Paul Paulson , Auuio and Klrstcn Sorensen
aud Mibs E. M. Potcrsen.
A Saw aiill Scattered Over Several
Acres of Grouiui.
LAS VEOAS , N. M. , August 10. fSpeclal
Telegram to THE BEE. ! Yesterday evening
the boiler at Clement's saw mill exploded ,
scattering the building over several acres
and tearing a hole in the ground several feet
deep , and causing a report which wns hoard
fifteen miles. The body of Ferdinand
Clements , nephew of the proprietor , was
gathered up In pieces , n mangled mass of un
recognizable flesh nnd bones. Ho was thrown
n distance of several hundred yards , and , re
bounding from Iho ground , his body lilerally
fell Into pieces and parts of it were found
many yards from where his remains first
fell. The engineer , whoso negligence in
letting the waler got too low in tlio boiler
caused the terrible uccidenl , Jose Mestos by
name , wns killed outright , but his body was
not found in such u mangled condition. A
boy who wns standing near at the time ol
the explosion escaped with slight bruises , the
lire box passing over his head. Two other
Mexicans , whoso names wcro not learned. .
were badly hurt.
and Freight Collide.
CHICAGO , August 10 At 7M5 o'clock this
morning lelograms were received hero stat
ing that n serious accident had occurred on
the Illinois Central road near Soulh Lawn ,
fiflcon miles from lliis city , nnd asking that
n relief train and physicians bo ut once sent.
A special train was Immediately dispatched
to tlio scono.
It appears that at nbout t > o'clock this
morning Iho passenger train duo hero
at 0:15 : n. in. ran into a Grant
Trunk freight nt the crossing
wrecking the foremost cars of tlio pnssengoi
train nnd several freight cars. As far as
ndviscd no loss of lifo occurred , but tw <
postal clerks and three passengers wen
badly Injured. The engine , lender , baggagi
car and ono conch were piled in confuslot
and thrown from the track. When tin
debris was cleared away , seven persons wen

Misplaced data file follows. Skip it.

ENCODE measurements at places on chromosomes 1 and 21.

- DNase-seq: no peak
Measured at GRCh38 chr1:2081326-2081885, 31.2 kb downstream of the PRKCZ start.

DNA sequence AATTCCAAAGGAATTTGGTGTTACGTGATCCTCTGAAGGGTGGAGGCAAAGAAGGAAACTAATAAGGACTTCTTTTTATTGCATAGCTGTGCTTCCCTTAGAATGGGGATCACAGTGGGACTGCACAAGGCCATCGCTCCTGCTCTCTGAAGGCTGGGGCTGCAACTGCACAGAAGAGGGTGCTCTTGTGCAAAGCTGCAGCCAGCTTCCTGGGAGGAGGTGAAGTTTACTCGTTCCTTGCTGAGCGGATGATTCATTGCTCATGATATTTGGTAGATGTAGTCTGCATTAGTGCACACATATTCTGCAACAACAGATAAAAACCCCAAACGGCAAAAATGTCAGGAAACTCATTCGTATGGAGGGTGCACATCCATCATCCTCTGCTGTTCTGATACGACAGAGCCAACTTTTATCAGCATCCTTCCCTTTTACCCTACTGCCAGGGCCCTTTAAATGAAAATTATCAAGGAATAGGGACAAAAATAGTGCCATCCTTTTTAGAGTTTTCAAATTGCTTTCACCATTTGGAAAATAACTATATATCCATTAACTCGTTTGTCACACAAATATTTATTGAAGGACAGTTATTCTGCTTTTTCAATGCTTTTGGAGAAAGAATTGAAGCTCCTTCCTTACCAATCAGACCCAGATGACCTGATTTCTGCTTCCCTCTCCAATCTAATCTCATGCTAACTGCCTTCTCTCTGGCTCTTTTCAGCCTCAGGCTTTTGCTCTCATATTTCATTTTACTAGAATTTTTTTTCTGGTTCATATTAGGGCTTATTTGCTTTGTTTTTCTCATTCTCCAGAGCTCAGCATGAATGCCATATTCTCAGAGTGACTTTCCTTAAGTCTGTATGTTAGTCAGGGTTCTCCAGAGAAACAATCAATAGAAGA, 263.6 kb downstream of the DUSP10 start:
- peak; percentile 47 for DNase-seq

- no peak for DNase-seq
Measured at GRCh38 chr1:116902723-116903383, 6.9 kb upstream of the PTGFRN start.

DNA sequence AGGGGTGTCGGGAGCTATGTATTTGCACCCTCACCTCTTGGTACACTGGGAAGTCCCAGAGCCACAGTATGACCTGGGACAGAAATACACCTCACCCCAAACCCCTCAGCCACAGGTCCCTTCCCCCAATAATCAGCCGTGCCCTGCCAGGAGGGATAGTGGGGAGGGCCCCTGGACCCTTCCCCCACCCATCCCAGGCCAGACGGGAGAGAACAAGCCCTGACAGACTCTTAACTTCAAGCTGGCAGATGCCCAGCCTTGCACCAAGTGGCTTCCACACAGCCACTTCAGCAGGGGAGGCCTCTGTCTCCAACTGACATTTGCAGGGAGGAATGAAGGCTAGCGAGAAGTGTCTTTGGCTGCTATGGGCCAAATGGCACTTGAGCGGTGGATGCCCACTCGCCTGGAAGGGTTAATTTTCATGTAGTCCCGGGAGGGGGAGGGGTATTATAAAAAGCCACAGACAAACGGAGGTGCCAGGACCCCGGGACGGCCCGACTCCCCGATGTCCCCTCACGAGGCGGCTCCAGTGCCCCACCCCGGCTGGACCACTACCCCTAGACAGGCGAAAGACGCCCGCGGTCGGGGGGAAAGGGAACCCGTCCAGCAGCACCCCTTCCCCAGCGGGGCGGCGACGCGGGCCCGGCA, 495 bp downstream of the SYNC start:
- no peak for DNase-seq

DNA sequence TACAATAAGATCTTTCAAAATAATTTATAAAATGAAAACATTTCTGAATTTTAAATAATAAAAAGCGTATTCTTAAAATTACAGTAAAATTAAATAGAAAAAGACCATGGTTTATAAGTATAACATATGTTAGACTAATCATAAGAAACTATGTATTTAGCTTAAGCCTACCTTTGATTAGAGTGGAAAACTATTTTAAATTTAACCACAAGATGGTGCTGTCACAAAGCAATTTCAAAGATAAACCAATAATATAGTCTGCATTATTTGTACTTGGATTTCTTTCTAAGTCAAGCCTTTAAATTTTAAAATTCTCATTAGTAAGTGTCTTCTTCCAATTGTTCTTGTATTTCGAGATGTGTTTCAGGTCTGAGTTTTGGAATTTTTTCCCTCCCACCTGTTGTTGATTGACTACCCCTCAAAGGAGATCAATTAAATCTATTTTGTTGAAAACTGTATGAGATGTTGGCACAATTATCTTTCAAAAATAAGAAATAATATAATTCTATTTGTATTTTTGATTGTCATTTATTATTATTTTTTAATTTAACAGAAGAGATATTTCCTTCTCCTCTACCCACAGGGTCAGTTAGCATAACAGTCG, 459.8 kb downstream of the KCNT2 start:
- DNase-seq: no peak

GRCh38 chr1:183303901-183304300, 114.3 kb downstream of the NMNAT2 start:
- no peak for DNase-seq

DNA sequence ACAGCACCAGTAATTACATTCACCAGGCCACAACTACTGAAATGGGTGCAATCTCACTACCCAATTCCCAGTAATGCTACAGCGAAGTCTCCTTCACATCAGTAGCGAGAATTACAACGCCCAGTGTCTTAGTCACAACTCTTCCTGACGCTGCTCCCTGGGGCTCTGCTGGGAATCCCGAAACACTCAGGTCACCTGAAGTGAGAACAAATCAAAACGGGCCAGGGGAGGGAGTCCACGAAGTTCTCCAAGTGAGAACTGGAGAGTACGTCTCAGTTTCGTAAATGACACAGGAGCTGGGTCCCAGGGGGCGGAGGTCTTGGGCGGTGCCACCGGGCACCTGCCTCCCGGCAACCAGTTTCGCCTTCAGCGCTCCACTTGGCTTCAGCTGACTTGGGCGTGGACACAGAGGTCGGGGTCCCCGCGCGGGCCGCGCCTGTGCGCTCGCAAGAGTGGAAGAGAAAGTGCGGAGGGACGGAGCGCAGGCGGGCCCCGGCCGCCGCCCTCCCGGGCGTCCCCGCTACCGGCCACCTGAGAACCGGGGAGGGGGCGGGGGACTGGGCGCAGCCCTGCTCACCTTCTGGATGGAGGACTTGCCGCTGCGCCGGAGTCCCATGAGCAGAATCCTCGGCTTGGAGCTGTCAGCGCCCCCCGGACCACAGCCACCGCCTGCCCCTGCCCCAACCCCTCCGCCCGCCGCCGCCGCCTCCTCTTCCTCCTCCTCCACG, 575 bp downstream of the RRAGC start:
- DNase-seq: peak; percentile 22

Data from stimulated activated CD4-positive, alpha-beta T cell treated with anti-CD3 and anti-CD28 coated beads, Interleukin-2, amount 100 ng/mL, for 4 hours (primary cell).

found injured moro or loss. It is though
none uro fatally hurt.
There wcro ever two hundred passenger :
on the Illinois Central train nnd Ihcir cscnpi
was n miraclo. For rods around the BCCIII
of the wreck demolished freight ana passengers
gors cars are piled up on every side. /
dozen wrecking crews are at work rcmovin ;
the debris.
The \'ellow Fever.
JACKSONVILLE , Fin. , August 10 No no
cnsos of fever and no deaths have beci
reported for over forty hours.
) CHICAGO , August 10. The health officer :
hero have arranged to Inspect all the Incom
ing trains from tlio bouth having conncctioi
with the yellow fever districts , nnd wil
fumigate all baggage from such points.
Now Nebraska Postmaster * .
WAsniNdTON , August 10. [ Special Tele
gram to Tin : But : . ] The following Nobraskt
t postmasters wcro appointed to-day : Johi
1t Annan , Harbor , Antelope county , vlco Will
t lam B. McQueen , resigned ; Sarah M. N
3a Scott , Lowollan , Keith county , vlco Virgin !
3J B. Lowelleu , resigned.
J _
Presliloiit Salomon In Cuba.
: )
I WASHINGTON , August 10. The state dc
il partmont hns received a telegram from Coc
f sul Kc'.tnor announcing the arrival nt Sar
y tiago do CuUa of President Salomon a
r Hayli on board an F.ngllsh war ship.
WoNt Virginia .Democrats.
IlAKTINQTON , W. Vo. , August 10. Th
democratic state convention was called t
order ut 10:30 : o'clock this moraine and Sun
utor-Fulkner made temporary chairman.
A BousinR Oouvontlon Hold In
Which Honest Mon Win.
Tlio Hnllroud Crowd lloutcd Where-
ever It AppcnrH HiibiulsHlou Ucu-
crally Knvorcd A Unite nt
Ulalr Over the Htnte.
Honest Men Win.
LIXCOI.X , Neb , , August 10. JSpeclal Tele
gram to TUB HF.U. ] The Lanciistcrvounty
convention was called to order tit i:15 ! : o'clock
this afternoon. A. M. Trim hie , of Garflcld ,
was elected temporary chairman and T. Till
man temporary secretary. The factions were
as meek as Moses during this little pre
liminary sldcplay , but tlio brewing storm was
gathering force whllo the committee on cre
dentials were preparing their reiiort. The
oflleial vote on the submission question was
announced. It stood 1HM for to l.-JS'J against.